Leisure activities that may reduce dementia risk

Dec 20, 2023

In a study of leisure activities undertaken by ASPREE participants, using computers, writing, and playing puzzles or games showed the strongest association with avoiding dementia, followed by crafting activities like knitting or painting.

The findings – some of the most robust on this topic to date – may help older individuals and aged care professionals plan more targeted approaches to reducing dementia risk.
In 2022, there were 55 million people worldwide living with dementia, with 10 million new cases emerging each year. Dementia impacts the physical and mental health of those afflicted, and the wellbeing of their carers and families.

The Monash University-led research, which draws on ASPREE data, found participants who routinely engaged in literacy and mental acuity tasks such as taking education classes, keeping journals, and doing crosswords were 9-11% less likely to develop dementia than their peers. Creative pursuits such as crafting conferred a 7% decrease in risk.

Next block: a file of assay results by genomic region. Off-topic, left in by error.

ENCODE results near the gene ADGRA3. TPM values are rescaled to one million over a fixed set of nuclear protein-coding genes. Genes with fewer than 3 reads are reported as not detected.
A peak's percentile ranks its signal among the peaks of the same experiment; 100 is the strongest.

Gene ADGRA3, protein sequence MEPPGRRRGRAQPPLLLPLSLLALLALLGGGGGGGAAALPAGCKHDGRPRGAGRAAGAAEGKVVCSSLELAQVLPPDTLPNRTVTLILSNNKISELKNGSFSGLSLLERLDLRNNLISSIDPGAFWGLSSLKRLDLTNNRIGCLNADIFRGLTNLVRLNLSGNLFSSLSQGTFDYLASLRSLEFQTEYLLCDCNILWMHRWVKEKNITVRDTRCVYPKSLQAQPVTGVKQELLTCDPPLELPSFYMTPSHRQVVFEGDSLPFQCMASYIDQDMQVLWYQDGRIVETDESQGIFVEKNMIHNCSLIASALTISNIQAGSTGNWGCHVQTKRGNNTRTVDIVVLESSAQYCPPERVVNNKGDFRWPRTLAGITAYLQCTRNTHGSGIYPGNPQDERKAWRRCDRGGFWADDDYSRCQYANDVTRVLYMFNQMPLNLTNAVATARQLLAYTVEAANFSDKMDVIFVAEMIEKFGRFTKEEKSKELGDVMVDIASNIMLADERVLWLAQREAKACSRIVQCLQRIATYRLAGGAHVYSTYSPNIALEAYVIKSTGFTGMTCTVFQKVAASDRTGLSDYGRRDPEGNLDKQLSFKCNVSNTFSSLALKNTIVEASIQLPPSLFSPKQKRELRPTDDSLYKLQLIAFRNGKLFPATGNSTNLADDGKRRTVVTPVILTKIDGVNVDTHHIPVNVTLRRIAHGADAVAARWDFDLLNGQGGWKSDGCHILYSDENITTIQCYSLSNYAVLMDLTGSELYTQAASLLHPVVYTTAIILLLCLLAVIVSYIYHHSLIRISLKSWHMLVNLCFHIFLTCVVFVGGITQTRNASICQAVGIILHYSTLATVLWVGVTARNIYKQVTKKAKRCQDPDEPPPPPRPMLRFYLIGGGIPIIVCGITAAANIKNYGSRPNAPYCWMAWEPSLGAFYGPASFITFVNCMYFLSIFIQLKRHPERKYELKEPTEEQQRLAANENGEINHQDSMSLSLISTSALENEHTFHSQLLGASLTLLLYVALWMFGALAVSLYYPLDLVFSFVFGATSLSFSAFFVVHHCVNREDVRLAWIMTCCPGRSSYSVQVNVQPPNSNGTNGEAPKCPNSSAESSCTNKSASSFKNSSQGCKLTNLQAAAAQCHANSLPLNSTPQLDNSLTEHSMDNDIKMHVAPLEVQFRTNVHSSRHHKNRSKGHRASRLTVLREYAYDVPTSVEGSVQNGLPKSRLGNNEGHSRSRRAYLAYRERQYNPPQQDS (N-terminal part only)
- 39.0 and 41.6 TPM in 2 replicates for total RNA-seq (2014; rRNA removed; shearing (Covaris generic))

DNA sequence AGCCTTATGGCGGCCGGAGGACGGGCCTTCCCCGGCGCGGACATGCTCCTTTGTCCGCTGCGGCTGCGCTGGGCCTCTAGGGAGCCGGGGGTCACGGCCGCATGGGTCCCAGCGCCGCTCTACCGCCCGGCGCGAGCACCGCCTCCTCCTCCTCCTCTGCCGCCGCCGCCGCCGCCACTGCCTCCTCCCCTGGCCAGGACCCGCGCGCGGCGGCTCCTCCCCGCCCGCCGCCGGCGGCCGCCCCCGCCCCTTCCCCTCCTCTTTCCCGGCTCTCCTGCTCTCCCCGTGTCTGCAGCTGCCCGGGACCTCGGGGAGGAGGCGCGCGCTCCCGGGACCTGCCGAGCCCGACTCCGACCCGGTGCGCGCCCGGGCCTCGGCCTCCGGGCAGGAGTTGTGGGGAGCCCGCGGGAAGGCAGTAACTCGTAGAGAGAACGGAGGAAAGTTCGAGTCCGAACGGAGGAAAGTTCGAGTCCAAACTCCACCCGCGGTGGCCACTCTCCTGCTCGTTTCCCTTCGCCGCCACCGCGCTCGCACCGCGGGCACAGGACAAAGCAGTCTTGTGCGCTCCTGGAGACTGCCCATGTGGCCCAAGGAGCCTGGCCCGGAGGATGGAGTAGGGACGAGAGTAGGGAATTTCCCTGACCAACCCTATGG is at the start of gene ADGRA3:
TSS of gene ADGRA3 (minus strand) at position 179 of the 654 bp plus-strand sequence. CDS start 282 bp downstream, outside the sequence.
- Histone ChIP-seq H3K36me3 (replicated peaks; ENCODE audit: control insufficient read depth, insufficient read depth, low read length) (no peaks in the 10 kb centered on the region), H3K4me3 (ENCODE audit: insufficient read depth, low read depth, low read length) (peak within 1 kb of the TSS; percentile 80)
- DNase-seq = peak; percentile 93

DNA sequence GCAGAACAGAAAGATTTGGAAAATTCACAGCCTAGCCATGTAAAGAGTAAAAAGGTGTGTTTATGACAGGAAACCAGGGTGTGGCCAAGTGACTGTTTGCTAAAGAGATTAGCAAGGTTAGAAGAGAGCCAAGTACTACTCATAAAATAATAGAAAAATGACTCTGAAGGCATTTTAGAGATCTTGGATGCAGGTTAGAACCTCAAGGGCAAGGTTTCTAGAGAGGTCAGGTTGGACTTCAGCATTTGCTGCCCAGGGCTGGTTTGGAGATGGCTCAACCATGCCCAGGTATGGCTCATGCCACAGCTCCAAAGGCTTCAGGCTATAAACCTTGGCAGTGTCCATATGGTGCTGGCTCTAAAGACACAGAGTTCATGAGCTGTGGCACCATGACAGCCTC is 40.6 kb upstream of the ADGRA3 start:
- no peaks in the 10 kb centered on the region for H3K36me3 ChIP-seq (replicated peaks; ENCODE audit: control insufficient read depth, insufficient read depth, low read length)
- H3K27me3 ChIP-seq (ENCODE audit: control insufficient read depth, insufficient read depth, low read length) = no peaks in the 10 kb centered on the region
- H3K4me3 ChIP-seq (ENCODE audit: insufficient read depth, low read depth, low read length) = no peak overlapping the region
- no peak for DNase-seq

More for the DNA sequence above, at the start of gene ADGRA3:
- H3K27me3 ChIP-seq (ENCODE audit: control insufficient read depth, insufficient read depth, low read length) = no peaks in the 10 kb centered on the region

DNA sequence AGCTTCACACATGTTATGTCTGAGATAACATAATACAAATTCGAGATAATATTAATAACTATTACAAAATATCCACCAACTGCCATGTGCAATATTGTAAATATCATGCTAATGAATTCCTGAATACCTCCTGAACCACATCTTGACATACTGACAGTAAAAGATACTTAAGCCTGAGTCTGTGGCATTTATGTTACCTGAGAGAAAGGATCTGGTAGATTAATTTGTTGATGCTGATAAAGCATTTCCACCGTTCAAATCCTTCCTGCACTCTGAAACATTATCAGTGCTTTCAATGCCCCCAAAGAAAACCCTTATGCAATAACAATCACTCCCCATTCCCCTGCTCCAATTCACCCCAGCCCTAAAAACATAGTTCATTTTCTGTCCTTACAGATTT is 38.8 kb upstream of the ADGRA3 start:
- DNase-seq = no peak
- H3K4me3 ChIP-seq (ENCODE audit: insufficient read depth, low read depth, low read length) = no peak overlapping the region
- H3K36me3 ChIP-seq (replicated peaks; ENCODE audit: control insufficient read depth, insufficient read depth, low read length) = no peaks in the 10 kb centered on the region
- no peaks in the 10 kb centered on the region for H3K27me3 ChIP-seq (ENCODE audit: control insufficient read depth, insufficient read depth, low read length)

In contrast, the size of someone’s social network and the frequency of external outings to the cinema or restaurant were not at all associated with dementia risk reduction. However, some leisure activities already have a social component.

The link between leisure activity and dementia risk was unaffected by gender, years of formal education or socio-economic status.

Head shot of a fair skinned, dark haired mature woman with a red cardigan smiles at the camera.

Above: A/Prof Joanne Ryan

The study’s senior author, A/Prof Joanne Ryan, Co-Principal Investigator to ASPREE-XT in Australia, says the ASPREE project is uniquely positioned to help identify ways to prevent or delay dementia.

“Unlike most studies that focus on just one or two specific leisure activities, this study looked at a range of activities many older people undertake and took into account individuals’ formal education and health,” says A/Prof Ryan.

“Identifying strategies to prevent or delay dementia is a huge global priority. We had a unique opportunity to close a gap in knowledge by investigating a broad range of lifestyle enrichment activities that older people often undertake, and assess which of those were most strongly aligned with avoiding dementia.”